Each of these parents had a baby during a global pandemic. All of them have a story to tell. Throughout the month we’ll be sharing how Covid shaped their pregnancy, birth and postpartum experiences—and the silver linings that brought unexpected glimmers of light to darker days.
We hope you’ll be as moved by their strength, devotion and grit as we’ve been, and if you feel up for it, we invite you to share your own Covid stories in the comments below or with #sollysilverlinings on Instagram. It’s common to feel isolated postpartum during “normal times,” and that’s only amplified in our current circumstances. But by telling our stories and listening to one another’s, we believe we can grow more connected and less alone.
The restaurant I worked at closed down in March. At that time my husband worked for an essential business and we knew little about the virus so he cut his hours since I was pregnant and I was considered high risk. This was hard on us financially with my job gone and him losing hours. It’s devastating that this was the reality for countless other families as well. My sister had been living in Australia and she wasn’t able to travel home when she wanted due to flights being canceled. I worried she wouldn’t make it back in time for the birth and I really wanted her here. There was just a lot of immediate change and unknown in the beginning that caused stress, fear, and disappointment.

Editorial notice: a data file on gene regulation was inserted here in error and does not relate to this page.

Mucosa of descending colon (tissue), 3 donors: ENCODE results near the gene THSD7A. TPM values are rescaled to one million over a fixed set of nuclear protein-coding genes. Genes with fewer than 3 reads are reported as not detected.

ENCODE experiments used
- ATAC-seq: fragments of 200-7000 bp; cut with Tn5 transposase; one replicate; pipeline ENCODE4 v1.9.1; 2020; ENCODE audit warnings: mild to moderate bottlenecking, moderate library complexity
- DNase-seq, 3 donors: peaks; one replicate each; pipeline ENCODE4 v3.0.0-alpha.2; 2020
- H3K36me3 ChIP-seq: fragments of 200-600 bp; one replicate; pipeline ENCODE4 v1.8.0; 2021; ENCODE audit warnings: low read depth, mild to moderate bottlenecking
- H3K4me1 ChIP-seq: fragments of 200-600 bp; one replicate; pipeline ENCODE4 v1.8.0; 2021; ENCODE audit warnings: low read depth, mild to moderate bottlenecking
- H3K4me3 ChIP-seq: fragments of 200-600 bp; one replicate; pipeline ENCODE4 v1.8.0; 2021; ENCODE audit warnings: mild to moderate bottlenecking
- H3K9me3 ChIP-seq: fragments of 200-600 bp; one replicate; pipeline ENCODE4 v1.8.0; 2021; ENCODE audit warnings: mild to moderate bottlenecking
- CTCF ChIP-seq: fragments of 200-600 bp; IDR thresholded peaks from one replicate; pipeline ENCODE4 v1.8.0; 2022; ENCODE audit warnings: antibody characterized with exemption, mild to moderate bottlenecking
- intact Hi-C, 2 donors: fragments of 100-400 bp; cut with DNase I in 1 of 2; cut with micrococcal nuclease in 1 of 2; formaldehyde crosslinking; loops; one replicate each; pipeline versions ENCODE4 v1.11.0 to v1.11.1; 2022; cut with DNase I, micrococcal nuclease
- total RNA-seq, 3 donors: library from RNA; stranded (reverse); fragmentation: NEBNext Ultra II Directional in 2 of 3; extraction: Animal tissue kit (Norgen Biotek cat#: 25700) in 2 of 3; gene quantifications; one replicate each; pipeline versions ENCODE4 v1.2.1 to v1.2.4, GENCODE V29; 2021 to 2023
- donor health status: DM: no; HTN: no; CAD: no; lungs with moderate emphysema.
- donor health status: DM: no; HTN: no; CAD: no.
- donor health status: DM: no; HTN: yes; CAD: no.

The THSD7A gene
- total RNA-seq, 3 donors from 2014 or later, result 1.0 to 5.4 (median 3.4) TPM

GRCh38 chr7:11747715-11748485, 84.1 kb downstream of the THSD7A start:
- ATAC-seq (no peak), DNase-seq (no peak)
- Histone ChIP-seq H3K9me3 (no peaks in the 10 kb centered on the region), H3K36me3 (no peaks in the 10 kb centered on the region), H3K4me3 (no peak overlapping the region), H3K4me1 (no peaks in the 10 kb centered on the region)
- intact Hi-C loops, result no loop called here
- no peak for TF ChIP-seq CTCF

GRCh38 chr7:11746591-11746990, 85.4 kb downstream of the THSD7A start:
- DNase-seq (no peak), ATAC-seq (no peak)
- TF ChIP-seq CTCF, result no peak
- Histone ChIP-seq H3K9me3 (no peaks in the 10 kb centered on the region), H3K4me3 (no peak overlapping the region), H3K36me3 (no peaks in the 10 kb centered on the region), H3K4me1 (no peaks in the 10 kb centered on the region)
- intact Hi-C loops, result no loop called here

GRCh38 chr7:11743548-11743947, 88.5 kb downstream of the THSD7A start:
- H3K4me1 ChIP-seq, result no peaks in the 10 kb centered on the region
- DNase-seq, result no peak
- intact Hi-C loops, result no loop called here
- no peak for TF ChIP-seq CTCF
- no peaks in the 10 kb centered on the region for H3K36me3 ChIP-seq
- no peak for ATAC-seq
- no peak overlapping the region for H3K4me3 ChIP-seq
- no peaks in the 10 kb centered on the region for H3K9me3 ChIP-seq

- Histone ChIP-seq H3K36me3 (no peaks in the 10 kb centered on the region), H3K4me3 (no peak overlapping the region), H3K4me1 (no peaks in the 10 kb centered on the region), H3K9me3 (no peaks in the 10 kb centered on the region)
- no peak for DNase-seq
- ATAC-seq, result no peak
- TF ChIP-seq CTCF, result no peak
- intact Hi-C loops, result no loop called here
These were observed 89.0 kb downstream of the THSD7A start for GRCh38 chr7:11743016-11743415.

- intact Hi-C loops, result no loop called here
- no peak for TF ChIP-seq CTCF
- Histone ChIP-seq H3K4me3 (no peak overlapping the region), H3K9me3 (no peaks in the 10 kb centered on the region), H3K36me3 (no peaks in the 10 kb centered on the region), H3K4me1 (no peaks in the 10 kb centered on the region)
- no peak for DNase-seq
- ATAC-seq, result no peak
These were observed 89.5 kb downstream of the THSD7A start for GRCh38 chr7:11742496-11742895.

I tried to tune out the news and just focus on myself and my family. I listened to a ton of positive birth stories via podcasts. I also read a bunch of birth stories. I practiced my breathing and tried to keep imagining and praying for the most positive birth experience. I never cared to prep in this way for my first birth so it was really special for me to prepare my mind and body this way. It helped me to feel in control while everything else going on felt completely out of control.
No matter what comes our way, as mothers we do whatever we have to in order to fight for and protect our babies. The stories I heard and read of mothers just bearing down and doing what they had to despite insane circumstances encouraged and inspired me. I know nothing fiercer than the love of a mother. Pandemics have nothing on us.
Jordyn gave birth to Jetson on July 30.
I am enough for my baby. She doesn’t need to go anywhere or do anything extravagant right now to be happy. She just needs love, attention and interaction. And she is thriving! … I have to be okay with not being in control sometimes. Some things are out of my control and all I can do is do my best to ride the wave and keep afloat till the storms pass … because they *will* pass.